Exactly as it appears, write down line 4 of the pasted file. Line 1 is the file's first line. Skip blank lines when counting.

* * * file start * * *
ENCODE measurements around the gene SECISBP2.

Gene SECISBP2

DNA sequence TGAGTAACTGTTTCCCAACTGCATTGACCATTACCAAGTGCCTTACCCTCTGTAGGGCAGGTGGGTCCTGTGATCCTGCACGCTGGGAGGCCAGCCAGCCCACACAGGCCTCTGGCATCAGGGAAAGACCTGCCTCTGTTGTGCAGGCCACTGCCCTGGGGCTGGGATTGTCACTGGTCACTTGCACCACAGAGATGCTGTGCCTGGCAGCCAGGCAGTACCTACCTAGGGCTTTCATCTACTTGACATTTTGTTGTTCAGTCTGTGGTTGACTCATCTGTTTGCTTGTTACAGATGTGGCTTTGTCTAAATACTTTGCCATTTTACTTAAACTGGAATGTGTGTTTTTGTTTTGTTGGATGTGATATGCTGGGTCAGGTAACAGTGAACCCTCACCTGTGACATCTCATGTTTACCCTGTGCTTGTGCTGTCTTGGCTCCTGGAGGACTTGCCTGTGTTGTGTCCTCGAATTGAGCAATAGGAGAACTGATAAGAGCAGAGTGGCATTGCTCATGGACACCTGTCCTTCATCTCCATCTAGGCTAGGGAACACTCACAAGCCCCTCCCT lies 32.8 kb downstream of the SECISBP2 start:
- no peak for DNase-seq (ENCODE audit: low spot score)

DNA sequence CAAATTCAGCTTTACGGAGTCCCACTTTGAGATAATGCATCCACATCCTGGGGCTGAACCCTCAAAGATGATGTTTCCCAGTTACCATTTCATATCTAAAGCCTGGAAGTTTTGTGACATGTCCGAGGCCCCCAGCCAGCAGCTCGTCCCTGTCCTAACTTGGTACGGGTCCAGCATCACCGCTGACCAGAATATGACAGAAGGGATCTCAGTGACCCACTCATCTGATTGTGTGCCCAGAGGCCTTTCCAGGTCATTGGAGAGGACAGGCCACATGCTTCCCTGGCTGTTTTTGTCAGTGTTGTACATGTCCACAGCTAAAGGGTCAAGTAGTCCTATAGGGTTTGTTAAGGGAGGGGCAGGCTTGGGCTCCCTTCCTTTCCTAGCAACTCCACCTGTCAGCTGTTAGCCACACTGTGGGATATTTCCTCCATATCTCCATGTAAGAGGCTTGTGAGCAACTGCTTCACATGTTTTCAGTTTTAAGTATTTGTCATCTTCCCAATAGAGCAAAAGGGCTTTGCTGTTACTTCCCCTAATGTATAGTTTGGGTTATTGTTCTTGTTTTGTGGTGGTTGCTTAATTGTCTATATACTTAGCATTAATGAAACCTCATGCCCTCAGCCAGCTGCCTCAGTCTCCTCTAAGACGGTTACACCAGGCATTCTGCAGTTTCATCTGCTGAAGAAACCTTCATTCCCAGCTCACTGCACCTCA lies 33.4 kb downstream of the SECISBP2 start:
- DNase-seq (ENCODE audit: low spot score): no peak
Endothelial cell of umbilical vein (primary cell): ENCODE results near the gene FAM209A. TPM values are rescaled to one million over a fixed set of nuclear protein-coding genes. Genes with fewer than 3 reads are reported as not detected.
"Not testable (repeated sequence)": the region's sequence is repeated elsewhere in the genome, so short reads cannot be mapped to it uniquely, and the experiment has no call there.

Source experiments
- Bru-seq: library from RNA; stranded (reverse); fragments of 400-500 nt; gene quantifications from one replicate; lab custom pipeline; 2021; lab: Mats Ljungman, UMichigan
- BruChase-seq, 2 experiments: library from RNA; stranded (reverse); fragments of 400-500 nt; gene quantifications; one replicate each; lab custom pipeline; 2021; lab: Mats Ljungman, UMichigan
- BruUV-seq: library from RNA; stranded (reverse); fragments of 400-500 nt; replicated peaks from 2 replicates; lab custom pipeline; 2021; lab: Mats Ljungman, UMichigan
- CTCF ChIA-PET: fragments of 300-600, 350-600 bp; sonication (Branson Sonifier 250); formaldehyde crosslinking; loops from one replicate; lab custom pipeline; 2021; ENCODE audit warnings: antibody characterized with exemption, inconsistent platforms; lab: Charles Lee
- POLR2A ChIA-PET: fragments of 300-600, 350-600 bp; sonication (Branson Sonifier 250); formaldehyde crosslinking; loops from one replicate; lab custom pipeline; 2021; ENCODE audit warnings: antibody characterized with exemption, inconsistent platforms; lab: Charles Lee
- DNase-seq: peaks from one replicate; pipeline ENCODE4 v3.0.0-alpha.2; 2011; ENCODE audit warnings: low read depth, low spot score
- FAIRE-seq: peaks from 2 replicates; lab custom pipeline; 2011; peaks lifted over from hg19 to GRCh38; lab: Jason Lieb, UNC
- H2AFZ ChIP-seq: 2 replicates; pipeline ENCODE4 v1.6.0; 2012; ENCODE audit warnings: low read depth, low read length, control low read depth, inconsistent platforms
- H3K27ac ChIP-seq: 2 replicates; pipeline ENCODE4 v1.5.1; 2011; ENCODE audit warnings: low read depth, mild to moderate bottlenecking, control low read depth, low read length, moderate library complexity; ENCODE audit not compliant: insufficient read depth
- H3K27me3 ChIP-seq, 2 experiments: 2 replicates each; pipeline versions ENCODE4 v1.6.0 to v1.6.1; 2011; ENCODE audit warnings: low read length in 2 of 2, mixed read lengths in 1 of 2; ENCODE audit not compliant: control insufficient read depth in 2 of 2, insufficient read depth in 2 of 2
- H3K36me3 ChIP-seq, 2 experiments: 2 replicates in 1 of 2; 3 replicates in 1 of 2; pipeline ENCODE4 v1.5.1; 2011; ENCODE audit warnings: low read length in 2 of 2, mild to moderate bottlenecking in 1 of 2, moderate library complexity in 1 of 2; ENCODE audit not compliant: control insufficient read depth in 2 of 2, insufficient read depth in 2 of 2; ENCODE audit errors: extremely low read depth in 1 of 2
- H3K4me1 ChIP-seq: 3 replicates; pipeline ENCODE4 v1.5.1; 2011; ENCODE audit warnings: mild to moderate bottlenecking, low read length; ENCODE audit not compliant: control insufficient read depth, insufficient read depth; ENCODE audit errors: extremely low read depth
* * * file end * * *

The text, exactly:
- no peak for DNase-seq (ENCODE audit: low spot score)